Georgia Senate candidates Jon Ossoff and Raphael Warnock both insist they oppose defunding the police, a message that might be more convincing if they didn’t have the staunch support of the Black Lives Matter PAC.
The two-month-old political-action committee, which champions the “defund the police” slogan, has embraced the Democratic hopefuls, holding voter-turnout events and releasing a campaign ad Dec. 22 that includes a mural of NFL free agent and staunch law enforcement detractor Colin Kaepernick.
“This election matters because we need representation: of race, background, & generation,” tweeted the BLM PAC on Monday. “Let’s get @ReverendWarnock & @ossoff in.”
Launched Oct. 7, the BLM PAC’s co-founders include Black Lives Matter Global Network executive director Patrisse Cullors, a self-described “trained Marxist” whose Twitter account is titled, “fund the us postal service – defund the police.”
In addition, the BLM PAC is sponsoring virtual phone banks on behalf of the Georgia Democrats with the Working Families Party, whose “people’s charter” includes, “Shifting resources away from policing, jails, and detention centers.”
The charter has some juice behind it. Signers include Democratic progressive heroes such as Rep. Ro Khanna of California and all four members of the “Squad”: Reps. Alexandria Ocasio-Cortez, Ilhan Omar, Ayanna Pressley and Rashida Tlaib.
In the 30-second BLM PAC ad, a jogger runs past farms, houses and a mural of Mr. Kaepernick, who took the Black Lives Matter “defund the police” rallying cry a step further in October by calling for the abolition of police and prisons. He famously wore socks depicting officers as pigs at training camp in 2016.
GA, you made history this November.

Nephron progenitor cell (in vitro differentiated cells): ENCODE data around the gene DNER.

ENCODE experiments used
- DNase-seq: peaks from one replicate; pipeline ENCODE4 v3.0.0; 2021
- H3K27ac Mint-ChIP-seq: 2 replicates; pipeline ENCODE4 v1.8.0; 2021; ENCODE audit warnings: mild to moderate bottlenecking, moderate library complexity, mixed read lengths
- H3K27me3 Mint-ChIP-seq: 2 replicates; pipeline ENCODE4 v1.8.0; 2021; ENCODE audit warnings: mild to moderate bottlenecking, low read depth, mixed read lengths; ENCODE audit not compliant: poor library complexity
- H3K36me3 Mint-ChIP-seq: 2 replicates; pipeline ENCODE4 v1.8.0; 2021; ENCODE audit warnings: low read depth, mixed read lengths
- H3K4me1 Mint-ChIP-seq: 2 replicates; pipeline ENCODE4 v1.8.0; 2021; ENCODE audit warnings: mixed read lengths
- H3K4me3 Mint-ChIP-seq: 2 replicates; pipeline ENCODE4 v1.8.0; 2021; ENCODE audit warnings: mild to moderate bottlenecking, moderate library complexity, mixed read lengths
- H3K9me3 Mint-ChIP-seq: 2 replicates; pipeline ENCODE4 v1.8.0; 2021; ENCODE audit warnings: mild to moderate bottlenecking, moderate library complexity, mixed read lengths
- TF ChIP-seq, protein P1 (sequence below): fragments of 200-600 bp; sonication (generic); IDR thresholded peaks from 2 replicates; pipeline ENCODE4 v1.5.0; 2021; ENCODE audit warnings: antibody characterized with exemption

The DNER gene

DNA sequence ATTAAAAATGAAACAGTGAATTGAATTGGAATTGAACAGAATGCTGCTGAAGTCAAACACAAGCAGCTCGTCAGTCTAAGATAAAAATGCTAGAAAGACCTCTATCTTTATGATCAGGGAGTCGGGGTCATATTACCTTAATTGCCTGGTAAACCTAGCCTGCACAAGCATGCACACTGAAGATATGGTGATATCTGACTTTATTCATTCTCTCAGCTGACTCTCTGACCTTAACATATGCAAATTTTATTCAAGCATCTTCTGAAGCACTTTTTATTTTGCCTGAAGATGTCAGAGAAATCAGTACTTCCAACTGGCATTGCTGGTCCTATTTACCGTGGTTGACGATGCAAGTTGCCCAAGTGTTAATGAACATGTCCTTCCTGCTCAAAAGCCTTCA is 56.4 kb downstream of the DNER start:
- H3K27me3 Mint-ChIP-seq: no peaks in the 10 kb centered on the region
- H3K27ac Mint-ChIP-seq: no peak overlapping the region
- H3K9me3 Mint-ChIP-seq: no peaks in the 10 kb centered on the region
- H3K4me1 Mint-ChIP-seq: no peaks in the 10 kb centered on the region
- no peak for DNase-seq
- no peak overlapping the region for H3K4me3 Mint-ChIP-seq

— Black Lives Matter PAC (@blmpac) December 22, 2020
The Ossoff and Warnock campaigns both confirmed in emails Monday that the candidates do not support defunding the police, but the discrepancy between that message and their BLM support has not been lost on Republicans.
“BLM PAC supports a number of radical policy positions, including defunding the police, emptying prisons, and abolishing ICE, along with a litany of other proposals that would weaken public safety,” said Georgia Republican Party spokesperson Abigail Sigler in a statement. “They are backing Jon Ossoff and Radical Raphael Warnock because they know they will fight for their extreme socialist agenda.”
The debate comes with homicides surging in Atlanta. Police logged 155 homicides in 2020, the most in 22 years, after three people were killed over the Christmas holiday weekend, including a 16-year-old girl shot at a hotel and a seven-year-old girl hit by a stray bullet, according to the Atlanta Journal-Constitution.
Democrats blame slogan for election losses
Republicans are far from the only critics of the “defund the police” slogan. Top Democrats, including President-elect Joseph R. Biden, have blamed the message for Democratic losses in November.
Mr. Biden said in a Dec. 8 audio recording leaked to the Intercept that the slogan allowed Republicans to “beat the living hell out of us across the country, saying that we’re talking about defunding the police. We’re not.”